Talk To Her
Written and directed by Pedro Almodovar

Starring Javier Camara, Dario Grandinetti, Leonor Watling, Rosario Flores


Talk To Her

We've known and loved Pedro Almodovar's films for more than twenty years now. We first recognized the genius of his work through its ability to find in a melodramatic structure both the immediate joke and the larger, human comedy: In "Dark Habits" (1983), his nuns sell heroin from the convent in order to pay for their good works; the fact that they happen to keep a tiger in the courtyard is just another given in the film. His greatest comedy, "Women on the Verge of a Nervous Breakdown" (1988), turned a life tragedy - the jilting of a woman by her longtime lover - into a breathtaking series of comic setpieces that include a taxi driver who keeps a whole pharmacopoeia of illegal drugs in his cab, an inadvertent bed-burning, and a climactic serving of gazpacho that saves everyone from prison. Almodovar's films were shameless in borrowing from and referencing the most awful Hollywood tearjerkers, turning them into delicious comic comments on film as an art form. But he didn't take them seriously; they were momentary stops along the way of his own creative work.

With the 1999 "All About My Mother," though, he opened his work up to a deeper concern with issues of how one lives a righteous life, how life can imitate art, even soap-opera art, and how death - real death - is everpresent and in fact looking over our shoulders each day. And now, with "Talk To Her," he has reached the kind of artistic maturity - which we might define as the ability to create a work of art with profound and healing insights into the way we live and die - that is given to only a few artists in any medium.

"Talk To Her" is the story of two men and two women. Benigno (Javier Camara) is a male nurse who cares for a young dancer, Alicia (Leonor Watling), as she lies in a coma in the hospital after a traffic accident. But she is not his patient; he simply cares for her, massaging her, cleaning her, and above all talking to her - incessantly talking to her, softly, calmly, sweetly, telling her everything that goes on around them, though she cannot hear or respond. He is with her every day, sometimes all night as well. Benigno had lived with his mother all his life, in an apartment across the street from Alicia's studio, and had cared for his mother until she died some months earlier. He is a man without friends or relationships other than the one we see on screen.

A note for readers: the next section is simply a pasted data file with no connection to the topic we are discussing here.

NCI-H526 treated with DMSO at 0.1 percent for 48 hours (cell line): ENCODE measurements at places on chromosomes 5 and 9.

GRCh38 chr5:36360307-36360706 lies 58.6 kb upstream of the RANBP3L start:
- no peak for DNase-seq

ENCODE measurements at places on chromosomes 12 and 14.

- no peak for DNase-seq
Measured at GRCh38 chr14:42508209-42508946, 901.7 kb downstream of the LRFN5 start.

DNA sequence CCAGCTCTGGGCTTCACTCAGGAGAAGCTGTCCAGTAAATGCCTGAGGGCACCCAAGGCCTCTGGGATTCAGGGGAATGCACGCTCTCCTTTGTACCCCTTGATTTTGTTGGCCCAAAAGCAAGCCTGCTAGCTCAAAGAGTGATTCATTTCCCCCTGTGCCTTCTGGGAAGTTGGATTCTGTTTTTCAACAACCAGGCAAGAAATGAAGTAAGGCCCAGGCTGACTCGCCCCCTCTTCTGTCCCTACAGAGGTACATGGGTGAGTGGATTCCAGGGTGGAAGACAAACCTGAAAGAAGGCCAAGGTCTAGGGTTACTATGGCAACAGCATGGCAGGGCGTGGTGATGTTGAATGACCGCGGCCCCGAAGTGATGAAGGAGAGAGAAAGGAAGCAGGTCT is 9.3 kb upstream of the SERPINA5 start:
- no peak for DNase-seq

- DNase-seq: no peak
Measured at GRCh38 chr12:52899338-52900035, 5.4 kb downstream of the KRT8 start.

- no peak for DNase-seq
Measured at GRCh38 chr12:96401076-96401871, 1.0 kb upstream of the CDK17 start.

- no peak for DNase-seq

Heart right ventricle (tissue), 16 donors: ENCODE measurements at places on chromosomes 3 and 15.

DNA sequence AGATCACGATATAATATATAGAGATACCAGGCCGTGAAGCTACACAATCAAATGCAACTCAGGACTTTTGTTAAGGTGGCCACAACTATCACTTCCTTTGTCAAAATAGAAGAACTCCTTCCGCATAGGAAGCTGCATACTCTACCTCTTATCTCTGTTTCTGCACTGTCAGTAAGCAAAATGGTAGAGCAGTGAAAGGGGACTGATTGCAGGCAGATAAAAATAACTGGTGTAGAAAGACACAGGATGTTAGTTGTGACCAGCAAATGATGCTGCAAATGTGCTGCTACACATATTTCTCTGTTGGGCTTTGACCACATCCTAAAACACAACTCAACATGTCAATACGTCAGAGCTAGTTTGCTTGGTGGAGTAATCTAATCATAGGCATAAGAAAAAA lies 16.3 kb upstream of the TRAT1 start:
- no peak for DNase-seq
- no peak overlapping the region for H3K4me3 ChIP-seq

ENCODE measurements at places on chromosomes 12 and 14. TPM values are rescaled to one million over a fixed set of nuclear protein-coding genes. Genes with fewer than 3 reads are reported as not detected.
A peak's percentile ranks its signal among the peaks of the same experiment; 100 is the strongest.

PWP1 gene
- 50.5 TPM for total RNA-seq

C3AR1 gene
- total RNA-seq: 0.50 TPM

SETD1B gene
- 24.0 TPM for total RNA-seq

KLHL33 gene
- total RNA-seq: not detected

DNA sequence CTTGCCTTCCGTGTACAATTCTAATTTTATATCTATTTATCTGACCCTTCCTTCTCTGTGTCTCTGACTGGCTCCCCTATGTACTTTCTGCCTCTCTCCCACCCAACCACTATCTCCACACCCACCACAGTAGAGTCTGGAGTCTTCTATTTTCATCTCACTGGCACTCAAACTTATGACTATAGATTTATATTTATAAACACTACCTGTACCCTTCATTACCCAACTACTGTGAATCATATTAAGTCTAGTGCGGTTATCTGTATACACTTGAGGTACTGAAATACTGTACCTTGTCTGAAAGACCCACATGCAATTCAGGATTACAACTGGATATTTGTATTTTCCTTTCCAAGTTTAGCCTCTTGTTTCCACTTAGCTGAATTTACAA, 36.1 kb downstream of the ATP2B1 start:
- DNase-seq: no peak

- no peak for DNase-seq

Marco (Dario Grandinetti), on the other hand, does have a life; he is a travel writer who happens to meet Lydia (Rosario Flores), Spain's most famous woman bullfighter. Though fearless in the ring, she is frightened of snakes, and is grateful to Marco for killing a snake in her kitchen. They begin a relationship, and he attends one of her fights. She is badly gored, and taken to the hospital in a coma. As he visits her he meets Benigno, who advises him to 'talk to her.' The film follows the two men and the two comatose women, and ultimately tells us a great deal about them. And since Almodovar is a remarkable artist it tells us a great deal about ourselves as well. I will not reveal the actions that lead up to the film's resolution, but Almodovar carries us with him in a way that takes us through love and terror and sadness and understanding, all the while reminding us of the ambiguities that complicate our lives.

If I've made the film sound depressing, I assure you it is not; it is endlessly fascinating, seamlessly written and paced and shot and acted. There are two amazing dance sequences, one near the beginning and one at the end, by the choreographer Pina Bousch, that seem at first to have no connection with the film, but then reveal themselves to be elegant comments on Almodovar's own intermixing of beauty and sadness. There is also a wonderful 'silent' film that Almodovar created for "Talk To Her," in which a scientist tests his new elixir on himself, and unexpectedly shrinks until he can revisit in person the beginning of his own life. We wonder at its inclusion here in this film, until we see the consequences on one of the actors of having seen the silent movie.

This is a remarkable movie, simple and profound, with implications of many kinds for those who wish to find them. It is assuredly the work of one of the great filmmakers alive today, and one of the most original and independent. We eagerly await his next film.